Von Richthofen and Brown

Von Richthofen and Brown, alternatively titled The Red Baron, is a 1971 war film directed by Roger Corman and starring John Phillip Law and Don Stroud as Manfred von Richthofen and Roy Brown. Although names of real people are used, the story by Joyce Hooper Corrington and John William Corrington makes no claim to be historically accurate, and in fact is largely fictional.[4]

Von Richthofen and Brown
Theatrical release poster
Directed byRoger Corman
Produced byGene Corman
Written byJohn William Corrington
Joyce Hooper Corrington
StarringJohn Phillip Law
Don Stroud
Music byHugo Friedhofer
CinematographyMichael Reed
Edited byAlan Collins
The Corman Company
Distributed byUnited Artists
Release date
  • July 28, 1971 (1971-07-28) (US)
Running time
97 minutes
CountryUnited States
Budgetunder $1 million[1] or $950,000[2]
Box office108,851 admissions (France)[3]


In 1916, Manfred von Richthofen is newly assigned to a German air squadron under the command of Oswald Boelcke. Across the lines, Roy Brown arrives at a British squadron under the command of Lanoe Hawker. The two pilots are very different; Richthofen is a gentleman who respects tradition and believes in a gentlemanly approach to war, while Brown is a cynical, cocky, ruthless rebel without a cause who doesn’t believe in honor.

Boelcke is killed after a mid-air collision and Hawker is killed by Richthofen. Richthofen assumes command of the squadron and becomes outwardly energized by the war. Outraged by an order to camouflage his squadron's aircraft, he paints them in bright conspicuous colors, claiming that gentlemen should not hide from their enemies. Later, Richthofen dances with Ilse and even kisses her. Brown bullies his way to leadership and has his squadron hunt in packs with a plane as bait.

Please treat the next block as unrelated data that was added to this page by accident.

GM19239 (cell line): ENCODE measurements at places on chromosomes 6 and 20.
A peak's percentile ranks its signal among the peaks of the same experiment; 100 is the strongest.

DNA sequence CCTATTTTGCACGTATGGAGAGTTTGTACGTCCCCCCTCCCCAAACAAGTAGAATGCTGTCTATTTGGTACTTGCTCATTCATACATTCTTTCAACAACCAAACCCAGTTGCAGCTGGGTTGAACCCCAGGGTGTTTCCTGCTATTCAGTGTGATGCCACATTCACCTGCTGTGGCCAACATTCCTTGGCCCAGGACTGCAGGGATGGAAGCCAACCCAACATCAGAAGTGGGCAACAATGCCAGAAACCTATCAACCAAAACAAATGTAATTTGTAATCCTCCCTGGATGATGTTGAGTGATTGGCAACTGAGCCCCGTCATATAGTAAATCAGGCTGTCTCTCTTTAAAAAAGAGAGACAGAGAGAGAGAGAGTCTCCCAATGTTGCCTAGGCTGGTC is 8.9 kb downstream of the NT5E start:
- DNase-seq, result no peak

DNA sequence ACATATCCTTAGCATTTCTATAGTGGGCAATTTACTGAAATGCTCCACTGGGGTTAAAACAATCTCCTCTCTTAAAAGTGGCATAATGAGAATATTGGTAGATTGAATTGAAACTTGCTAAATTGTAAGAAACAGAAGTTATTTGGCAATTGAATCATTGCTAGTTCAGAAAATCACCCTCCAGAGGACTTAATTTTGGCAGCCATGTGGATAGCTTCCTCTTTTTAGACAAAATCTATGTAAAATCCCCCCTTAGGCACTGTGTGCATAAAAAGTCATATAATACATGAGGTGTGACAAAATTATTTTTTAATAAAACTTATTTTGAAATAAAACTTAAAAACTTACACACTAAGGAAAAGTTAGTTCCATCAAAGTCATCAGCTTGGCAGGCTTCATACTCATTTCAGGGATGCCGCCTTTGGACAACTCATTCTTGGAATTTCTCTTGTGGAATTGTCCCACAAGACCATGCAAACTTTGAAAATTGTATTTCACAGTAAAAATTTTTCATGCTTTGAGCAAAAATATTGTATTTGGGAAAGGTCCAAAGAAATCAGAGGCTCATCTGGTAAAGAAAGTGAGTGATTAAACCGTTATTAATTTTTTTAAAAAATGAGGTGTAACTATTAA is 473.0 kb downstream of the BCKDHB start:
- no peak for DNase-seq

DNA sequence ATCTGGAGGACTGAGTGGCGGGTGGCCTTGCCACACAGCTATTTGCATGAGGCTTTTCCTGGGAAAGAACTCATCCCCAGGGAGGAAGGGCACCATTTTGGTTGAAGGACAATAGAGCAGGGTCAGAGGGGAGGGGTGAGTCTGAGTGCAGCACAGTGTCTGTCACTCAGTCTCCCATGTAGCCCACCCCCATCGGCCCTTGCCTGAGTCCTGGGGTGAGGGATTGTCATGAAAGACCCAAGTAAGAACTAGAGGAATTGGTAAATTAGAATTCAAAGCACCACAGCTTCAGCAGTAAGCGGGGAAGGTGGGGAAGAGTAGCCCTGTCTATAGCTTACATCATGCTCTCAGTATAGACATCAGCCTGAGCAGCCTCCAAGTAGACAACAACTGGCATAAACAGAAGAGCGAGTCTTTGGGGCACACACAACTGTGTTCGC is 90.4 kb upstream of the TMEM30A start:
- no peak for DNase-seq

Richthofen suffers a skull wound during an aerial battle, and when he returns to combat, he begins showing troubling signs of memory loss and confusion. After Brown and his squadron attack Richthofen's airfield, destroying their aircraft on the ground, Richthofen, with the help of a batch of new fighters from Anthony Fokker, launches a counterattack on the British airfield. Back at their aerodrome, Richthofen rebukes fellow pilot Hermann Göring for strafing medical personnel.

Richthofen's passion for the war fades, becoming dismayed and depressed that his squadron is losing so many pilots. He refuses a job offer from the government deciding to help fight alongside his men, knowing it will probably lead to his death in combat. Caught between his disgust for the war, and the responsibility for his fighter wing, Richthofen sets out to fly again. Brown becomes very uncooperative, developing a rather defeatist attitude.

On April 21, 1918, Richthofen and Brown engage in an aerial duel during which Richthofen is mortally wounded by Brown but, as his final act, manages to land his aircraft before he dies. The Allied pilots congratulate Brown, while the German squadron mourns Richthofen’s death. Richthofen is buried with full military honors by the Allies, and Göring assumes command of the squadron.